From poisoned water and police violence in our cities, to gun massacres and hate-mongering on the presidential campaign trail, evidence that America is at war with itself is everywhere around us. The question is not whether or not it's happening, but how to understand the forces at work in order to prevent conditions from getting worse. Henry A. Giroux offers a powerful, far-reaching critique of the economic interests, cultural dimensions, and political dynamics involved in the nation's shift toward increasingly abusive forms of power. His analysis helps us to frame critical questions about what can and should be done to turn things around while we can. Reflecting on a wide range of social issues, Giroux contrasts Donald Trump's America with Sandra Bland's to understand who really benefits from politically fueled intolerance for immigrants, communities of color, Muslims, low-income families, and those who challenge state and corporate power. A passionate advocate for civil rights and the importance of the imagination, Giroux argues that only through widespread social investment in democracy and education can the common good hope to prevail over the increasingly concentrated influence of extreme right-wing politicians and self-serving economic interests. Praise for America at War with Itself: "This is the book Americans need to read now. No one is better than Henry Giroux at analyzing the truly dangerous threats to our society. He punctures our delusions and offers us a compelling and enlightened vision of a better way. America at War with Itself is the best book of the year."—Bob Herbert, Distinguished Senior Fellow at Demos and former Op-Ed columnist for the New York Times "In this current era of corporate media misdirection and misinformation, America at War with Itself is a must read for all Americans, especially young people. Henry Giroux is one of the few great political voices of today, with powerful insight into the truth. Dr. Giroux is defiantly explaining, against the grain, what's REALLY going on right now, and doing so quite undeniably. Simply put, the ideas he brings forth are a beacon that need to be seen and heard and understood in order for the world to progress."—Julian Casablancas "In America at War with Itself, Henry Giroux again proves himself one of North America’s most clear-sighted radical philosophers of education, culture and politics: radical because he discards the chaff of liberal critique and cuts to the root of the ills that are withering democracy. Giroux also connects the dots of reckless greed, corporate impunity, poverty, mass incarceration, racism and the co-opting of education to crush critical thinking and promote a culture that denigrates and even criminalizes civil society and the public good. His latest work is the antidote to an alarming tide of toxic authoritarianism that threatens to engulf America. The book could not be more timely."—Olivia Ward, Toronto Star "America at War with Itself makes the case for real ideological and structural change at a time when the need and stakes could not be greater. Everyone who cares about the survival and revival of democracy needs to read this book.”—Kenneth Saltman, Professor, University of Massachusetts Dartmouth, Author of The Failure of Corporate School Reform Henry A. Giroux's most recent books include The Violence of Organized Forgetting and America's Addiction to Terrorism. A prolific writer and political commentator, he has appeared in a wide range of media, including the New York Times and Bill Moyers.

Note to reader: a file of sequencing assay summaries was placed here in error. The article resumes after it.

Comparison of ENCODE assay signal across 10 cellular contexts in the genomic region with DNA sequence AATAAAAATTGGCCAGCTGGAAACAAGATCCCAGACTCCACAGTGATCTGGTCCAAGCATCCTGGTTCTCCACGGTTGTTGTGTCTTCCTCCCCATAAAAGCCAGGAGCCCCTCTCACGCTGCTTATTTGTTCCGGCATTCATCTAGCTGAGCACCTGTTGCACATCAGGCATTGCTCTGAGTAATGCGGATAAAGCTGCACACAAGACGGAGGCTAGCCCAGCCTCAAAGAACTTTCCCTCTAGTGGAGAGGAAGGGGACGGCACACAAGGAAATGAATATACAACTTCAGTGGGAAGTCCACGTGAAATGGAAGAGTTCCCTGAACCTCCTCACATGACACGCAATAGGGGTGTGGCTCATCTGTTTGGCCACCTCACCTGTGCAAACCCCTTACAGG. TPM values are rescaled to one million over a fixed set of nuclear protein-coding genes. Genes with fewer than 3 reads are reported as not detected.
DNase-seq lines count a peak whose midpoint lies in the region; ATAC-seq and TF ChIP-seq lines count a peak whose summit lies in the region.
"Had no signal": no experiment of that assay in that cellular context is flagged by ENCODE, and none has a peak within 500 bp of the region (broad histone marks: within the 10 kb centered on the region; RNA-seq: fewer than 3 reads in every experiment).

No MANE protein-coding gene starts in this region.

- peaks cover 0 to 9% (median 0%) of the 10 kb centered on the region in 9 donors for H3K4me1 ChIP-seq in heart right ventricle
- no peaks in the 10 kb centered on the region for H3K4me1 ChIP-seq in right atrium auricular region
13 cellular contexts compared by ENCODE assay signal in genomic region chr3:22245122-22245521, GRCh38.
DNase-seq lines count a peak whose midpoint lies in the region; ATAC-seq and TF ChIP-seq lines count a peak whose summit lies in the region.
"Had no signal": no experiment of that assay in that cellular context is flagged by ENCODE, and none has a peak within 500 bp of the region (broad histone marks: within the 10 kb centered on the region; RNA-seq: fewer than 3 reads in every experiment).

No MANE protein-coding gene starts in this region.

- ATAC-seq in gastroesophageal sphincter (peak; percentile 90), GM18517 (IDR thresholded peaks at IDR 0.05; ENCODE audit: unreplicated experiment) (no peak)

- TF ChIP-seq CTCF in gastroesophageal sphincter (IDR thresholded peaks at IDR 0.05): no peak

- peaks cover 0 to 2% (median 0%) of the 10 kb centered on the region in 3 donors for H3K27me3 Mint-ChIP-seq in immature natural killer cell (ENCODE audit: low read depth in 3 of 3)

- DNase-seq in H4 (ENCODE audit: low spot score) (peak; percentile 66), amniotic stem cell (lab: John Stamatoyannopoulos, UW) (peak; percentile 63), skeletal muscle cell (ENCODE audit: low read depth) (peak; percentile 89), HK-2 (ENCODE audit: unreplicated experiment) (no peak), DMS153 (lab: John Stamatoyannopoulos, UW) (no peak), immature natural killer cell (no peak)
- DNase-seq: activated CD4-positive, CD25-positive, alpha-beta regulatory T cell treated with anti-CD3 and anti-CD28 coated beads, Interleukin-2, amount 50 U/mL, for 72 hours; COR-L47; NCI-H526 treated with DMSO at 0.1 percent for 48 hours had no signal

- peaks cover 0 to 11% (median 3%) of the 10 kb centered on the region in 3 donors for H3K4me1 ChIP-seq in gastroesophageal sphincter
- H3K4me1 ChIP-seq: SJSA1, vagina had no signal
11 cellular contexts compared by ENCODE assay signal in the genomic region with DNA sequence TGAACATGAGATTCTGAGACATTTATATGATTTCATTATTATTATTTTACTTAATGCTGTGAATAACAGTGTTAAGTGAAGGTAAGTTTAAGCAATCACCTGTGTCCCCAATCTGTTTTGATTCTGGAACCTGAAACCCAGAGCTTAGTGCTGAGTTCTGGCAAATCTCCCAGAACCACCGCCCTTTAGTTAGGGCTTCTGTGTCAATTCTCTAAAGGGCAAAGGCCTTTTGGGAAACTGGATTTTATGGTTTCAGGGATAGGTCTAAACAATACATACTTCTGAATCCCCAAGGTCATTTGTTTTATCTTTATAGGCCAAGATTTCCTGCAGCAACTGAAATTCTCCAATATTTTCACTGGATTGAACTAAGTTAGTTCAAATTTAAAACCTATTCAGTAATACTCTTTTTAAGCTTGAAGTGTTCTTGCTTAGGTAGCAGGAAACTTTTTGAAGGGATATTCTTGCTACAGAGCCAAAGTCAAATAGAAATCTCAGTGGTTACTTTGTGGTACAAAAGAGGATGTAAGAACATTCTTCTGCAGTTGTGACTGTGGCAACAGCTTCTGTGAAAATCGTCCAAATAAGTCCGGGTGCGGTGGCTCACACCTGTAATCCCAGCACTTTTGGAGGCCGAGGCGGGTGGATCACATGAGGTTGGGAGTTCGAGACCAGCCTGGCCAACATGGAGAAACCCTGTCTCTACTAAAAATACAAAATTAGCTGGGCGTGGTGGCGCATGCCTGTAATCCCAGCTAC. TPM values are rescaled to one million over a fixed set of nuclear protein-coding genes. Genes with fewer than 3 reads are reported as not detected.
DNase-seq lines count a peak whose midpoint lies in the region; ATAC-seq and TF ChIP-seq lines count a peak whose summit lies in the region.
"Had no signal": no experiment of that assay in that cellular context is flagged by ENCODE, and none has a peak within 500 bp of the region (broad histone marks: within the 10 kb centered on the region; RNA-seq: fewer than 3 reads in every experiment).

Cassels offers a novel perspective on the part played by ideology in international relations over the past two centuries. His treatment is not restricted to the familiar totalitarian ideologies of communism and nazism, but also includes conservatism, liberalism and nationalism. The focus and emphasis given to ideology in an historical survey of such broad scope make this book unusual, and even controversial.
From India to Turkey, from Poland to the United States, authoritarian populists have seized power. Two core components of liberal democracy--individual rights and the popular will--are at war, putting democracy itself at risk. In plain language, Yascha Mounk describes how we got here, where we need to go, and why there is little time left to waste.